DAKAR, Senegal — Torrents of water rushed through the streets of the Sierra Leone capital of Freetown on Monday, causing mudslides that killed hundreds and trapped hundreds more in their homes and vehicles, officials said.
As many as 200 people were killed after heavy rains overnight deluged the city’s poor drainage system and created one of the most devastating floods Freetown has experienced.
Residents awakened Monday to find some streets filled waist-high with water, and roads in some areas were transformed into muddy raging rivers. Some reported bloated bodies floating down the streets and washing up on beaches.
By Monday morning, the county coroner’s office had run out of space, Sinneh Kamara, a coroner technician at Connaught Hospital in Freetown, told a local television station.
Officials were coordinating rescue and recovery efforts conducted by the armed forces and the Red Cross, and the government ordered people living in vulnerable areas on hilltops or close to the coastline to move to safer ground. Boats were warned to halt all sea travel because of the “life threatening” situation created by the heavy downpour.
The exact death toll was unknown, said Francis Langumba Keili, the director of the Office of National Security, and the count was expected to rise. He said emergency workers were trying to rescue survivors as more bodies were turning up.
“Our efforts is to look for more survivors, but so far all we see is dead bodies,” Mr. Keili said.
On Monday, residents of the Kaningo neighborhood on the west side of Freetown were going about the gruesome task of collecting the dead even as floodwaters had yet to recede — one body was retrieved from up a tree. The neighborhood was among the hardest hit by rampaging floodwaters, which washed away a bridge and left homes caked in mud and debris. Boxes, plastic containers and furniture were scattered among the homes in the neighborhood, and residents’ belongings were stuck in tree branches and on rooftops.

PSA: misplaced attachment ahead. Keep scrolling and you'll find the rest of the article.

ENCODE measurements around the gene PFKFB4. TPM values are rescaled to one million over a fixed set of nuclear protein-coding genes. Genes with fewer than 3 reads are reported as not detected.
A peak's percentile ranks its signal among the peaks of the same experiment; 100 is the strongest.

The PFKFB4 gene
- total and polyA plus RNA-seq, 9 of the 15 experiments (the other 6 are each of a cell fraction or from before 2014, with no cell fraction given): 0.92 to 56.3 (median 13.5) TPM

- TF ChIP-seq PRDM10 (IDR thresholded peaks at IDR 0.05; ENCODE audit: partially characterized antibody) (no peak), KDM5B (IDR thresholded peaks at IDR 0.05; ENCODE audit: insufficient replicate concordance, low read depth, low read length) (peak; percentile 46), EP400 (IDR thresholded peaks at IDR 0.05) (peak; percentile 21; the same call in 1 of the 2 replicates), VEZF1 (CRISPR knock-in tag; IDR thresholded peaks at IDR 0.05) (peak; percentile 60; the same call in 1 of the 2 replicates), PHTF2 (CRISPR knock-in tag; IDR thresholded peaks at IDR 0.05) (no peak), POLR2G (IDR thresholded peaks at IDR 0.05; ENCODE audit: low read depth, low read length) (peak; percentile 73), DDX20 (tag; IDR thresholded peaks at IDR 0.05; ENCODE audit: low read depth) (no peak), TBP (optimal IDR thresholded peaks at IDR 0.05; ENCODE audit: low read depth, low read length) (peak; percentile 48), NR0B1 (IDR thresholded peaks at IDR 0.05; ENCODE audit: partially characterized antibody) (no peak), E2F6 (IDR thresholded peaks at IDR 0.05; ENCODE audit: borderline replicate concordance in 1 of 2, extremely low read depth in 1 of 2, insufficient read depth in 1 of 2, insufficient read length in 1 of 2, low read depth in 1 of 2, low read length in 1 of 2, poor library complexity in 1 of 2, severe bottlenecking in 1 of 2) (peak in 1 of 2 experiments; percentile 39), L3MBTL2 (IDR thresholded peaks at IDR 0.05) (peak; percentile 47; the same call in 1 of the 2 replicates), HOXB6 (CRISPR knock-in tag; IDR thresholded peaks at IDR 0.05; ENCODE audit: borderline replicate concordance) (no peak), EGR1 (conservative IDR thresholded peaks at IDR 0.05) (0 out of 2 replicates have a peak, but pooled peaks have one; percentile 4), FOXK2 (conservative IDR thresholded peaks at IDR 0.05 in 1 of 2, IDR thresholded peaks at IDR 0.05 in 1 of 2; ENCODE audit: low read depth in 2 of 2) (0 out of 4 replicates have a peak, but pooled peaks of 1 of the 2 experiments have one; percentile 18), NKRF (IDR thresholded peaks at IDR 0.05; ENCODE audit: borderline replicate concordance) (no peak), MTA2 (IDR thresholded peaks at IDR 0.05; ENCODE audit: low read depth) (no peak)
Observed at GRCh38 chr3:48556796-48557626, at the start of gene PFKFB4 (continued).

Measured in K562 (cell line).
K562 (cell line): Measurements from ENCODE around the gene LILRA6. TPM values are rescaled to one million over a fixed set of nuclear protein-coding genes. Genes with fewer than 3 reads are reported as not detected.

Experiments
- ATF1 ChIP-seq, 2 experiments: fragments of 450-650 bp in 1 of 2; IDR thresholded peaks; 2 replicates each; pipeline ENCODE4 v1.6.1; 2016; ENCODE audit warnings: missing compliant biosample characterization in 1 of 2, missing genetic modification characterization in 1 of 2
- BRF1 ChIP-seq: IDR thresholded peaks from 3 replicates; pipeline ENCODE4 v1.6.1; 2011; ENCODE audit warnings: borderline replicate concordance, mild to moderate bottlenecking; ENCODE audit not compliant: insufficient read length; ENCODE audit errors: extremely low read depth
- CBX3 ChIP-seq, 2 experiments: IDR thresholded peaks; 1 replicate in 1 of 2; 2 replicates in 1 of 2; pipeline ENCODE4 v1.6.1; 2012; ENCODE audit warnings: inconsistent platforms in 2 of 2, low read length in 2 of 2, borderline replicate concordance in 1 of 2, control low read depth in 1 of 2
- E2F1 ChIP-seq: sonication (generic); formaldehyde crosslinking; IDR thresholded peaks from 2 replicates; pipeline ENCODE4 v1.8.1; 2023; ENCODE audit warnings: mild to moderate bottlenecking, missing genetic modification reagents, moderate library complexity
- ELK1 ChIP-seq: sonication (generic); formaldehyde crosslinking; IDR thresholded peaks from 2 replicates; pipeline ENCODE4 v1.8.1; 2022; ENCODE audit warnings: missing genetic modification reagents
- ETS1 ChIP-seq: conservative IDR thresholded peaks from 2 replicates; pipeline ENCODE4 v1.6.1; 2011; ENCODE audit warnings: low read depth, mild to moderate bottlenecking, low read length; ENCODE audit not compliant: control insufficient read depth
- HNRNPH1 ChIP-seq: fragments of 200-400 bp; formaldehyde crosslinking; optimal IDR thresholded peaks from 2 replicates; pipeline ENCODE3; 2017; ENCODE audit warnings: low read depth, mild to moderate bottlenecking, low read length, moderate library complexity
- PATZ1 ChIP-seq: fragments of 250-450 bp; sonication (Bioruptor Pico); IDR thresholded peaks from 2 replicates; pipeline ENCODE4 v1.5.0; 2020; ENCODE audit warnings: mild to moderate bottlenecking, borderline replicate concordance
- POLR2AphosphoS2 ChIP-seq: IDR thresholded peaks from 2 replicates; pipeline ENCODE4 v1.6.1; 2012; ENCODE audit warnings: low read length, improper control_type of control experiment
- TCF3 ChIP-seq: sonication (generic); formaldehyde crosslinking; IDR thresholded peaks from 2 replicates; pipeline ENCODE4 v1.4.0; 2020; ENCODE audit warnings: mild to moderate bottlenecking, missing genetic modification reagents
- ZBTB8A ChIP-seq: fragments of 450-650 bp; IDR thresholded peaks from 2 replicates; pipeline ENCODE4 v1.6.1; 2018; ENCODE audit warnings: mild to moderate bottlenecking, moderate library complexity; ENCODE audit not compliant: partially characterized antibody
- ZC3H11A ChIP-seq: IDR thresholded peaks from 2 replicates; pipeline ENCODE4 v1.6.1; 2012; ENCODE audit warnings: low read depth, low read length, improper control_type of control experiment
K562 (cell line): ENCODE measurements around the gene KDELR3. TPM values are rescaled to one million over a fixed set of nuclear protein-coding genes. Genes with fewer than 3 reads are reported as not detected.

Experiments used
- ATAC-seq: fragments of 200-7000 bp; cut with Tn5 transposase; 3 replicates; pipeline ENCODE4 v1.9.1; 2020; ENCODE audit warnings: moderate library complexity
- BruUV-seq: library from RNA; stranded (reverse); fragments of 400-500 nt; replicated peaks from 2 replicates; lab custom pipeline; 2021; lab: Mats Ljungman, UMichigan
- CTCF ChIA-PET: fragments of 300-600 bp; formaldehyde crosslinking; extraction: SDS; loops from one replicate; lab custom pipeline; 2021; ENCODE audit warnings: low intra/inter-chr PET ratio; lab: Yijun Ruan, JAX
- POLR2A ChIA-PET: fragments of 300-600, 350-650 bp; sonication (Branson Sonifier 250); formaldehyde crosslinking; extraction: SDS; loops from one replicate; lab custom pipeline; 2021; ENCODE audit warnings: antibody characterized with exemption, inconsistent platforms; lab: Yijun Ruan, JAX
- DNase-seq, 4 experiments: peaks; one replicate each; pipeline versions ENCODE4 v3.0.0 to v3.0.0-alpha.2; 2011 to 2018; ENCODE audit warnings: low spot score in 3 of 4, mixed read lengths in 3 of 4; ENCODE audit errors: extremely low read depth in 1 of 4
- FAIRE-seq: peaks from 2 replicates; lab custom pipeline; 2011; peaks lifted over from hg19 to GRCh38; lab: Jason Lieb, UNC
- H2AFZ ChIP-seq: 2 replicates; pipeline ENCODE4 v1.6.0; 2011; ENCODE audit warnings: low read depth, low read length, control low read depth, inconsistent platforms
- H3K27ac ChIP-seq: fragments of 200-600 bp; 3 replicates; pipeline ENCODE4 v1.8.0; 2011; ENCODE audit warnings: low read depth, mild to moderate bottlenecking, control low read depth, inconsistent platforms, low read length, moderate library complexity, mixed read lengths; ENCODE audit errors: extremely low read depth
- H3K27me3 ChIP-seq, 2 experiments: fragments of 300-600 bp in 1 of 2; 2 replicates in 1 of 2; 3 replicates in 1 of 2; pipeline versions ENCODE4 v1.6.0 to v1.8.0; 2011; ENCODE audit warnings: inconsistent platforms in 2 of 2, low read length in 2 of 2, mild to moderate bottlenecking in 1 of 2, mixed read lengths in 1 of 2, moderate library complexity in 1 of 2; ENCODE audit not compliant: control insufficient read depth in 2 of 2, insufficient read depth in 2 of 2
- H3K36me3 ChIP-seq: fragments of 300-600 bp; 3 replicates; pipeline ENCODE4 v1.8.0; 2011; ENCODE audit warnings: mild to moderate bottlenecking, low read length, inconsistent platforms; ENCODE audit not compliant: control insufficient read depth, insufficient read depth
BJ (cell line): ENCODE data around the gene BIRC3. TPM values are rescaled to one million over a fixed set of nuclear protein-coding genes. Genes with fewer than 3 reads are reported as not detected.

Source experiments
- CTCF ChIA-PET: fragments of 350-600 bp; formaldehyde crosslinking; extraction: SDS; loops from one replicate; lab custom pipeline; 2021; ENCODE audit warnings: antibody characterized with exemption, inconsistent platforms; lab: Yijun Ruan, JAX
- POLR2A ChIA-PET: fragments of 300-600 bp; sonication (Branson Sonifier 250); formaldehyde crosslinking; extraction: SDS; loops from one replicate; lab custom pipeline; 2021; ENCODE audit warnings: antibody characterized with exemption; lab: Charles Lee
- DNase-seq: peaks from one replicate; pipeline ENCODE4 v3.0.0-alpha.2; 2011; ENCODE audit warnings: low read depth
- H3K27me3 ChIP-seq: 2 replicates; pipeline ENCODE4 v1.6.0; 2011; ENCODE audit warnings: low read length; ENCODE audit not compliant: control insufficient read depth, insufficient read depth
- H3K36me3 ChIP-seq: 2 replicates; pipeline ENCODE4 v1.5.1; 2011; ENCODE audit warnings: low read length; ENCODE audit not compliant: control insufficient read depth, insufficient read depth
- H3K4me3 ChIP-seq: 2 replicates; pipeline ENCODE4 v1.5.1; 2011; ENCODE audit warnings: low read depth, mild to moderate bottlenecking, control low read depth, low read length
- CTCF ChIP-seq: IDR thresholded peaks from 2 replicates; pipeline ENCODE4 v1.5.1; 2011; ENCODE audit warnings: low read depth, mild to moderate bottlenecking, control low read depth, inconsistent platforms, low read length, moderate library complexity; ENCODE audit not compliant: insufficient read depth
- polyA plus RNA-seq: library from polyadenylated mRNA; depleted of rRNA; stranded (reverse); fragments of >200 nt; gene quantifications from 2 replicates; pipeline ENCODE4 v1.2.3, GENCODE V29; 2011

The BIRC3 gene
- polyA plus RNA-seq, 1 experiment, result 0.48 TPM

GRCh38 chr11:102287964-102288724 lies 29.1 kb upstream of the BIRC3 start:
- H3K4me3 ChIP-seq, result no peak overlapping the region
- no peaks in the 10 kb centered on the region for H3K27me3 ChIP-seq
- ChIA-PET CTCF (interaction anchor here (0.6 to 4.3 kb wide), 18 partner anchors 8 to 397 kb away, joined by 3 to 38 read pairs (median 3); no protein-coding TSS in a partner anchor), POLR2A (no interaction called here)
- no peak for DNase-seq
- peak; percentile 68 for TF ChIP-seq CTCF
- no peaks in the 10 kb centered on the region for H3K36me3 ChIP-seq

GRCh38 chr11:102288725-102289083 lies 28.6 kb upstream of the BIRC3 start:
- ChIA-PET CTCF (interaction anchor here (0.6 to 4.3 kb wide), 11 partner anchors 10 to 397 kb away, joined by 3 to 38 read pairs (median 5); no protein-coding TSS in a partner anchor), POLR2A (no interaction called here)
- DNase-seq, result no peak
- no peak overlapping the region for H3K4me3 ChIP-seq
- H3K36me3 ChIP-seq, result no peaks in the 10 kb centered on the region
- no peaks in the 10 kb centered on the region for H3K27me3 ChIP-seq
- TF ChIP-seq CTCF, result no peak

Young people used ropes to retrieve some bodies from the fast-running water, according to witnesses. Many of the victims were children, they said.
Several bodies were piled up on a soccer field in the neighborhood, waiting to be taken to the mortuary.
Alimamy Zachariah Barrie, a resident of Kaningo, said more than 15 ambulances were on hand to transport the dead.
“They have retrieved over 50 bodies so far,” said Mr. Barrie, who added that many people were also seriously injured. Other residents had complained that there were not enough ambulances to transport the injured.
In another neighborhood of the capital, Regent, the rain caused a massive mudslide that killed seven members of the same family, including children, when the two-story building in which they lived collapsed. Three people trapped in another building in Regent had been calling for help all morning, but the house was still inaccessible as of Monday night because of mud from a slide that reportedly wiped out half the land in the neighborhood.
Elsewhere in the city, several people were stuck in vehicles surrounded by floodwaters. Local television broadcast images of people standing on rooftops waiting to be rescued. Some homes were submerged, and many properties were flattened altogether.
Freetown is dotted with scores of informal settlements, many of which are on hilltops or close to the sea, making them vulnerable to landslides and flooding. The city is also one of the wettest in West Africa, receiving more than 20 inches of rainfall on average in August, the wettest month of the year.
In an interview in June, Oswald Hanciles, a spokesman for President Ernest Bai Koroma, warned that homes constructed precariously on hillsides in defiance of government regulations posed a significant risk to residents and the environment. He said that residents were building recklessly and cutting down trees that would otherwise help protect the land.
Still, many Sierra Leoneans say the country’s drainage system is insufficient and this is a main cause for most of the flooding in the country.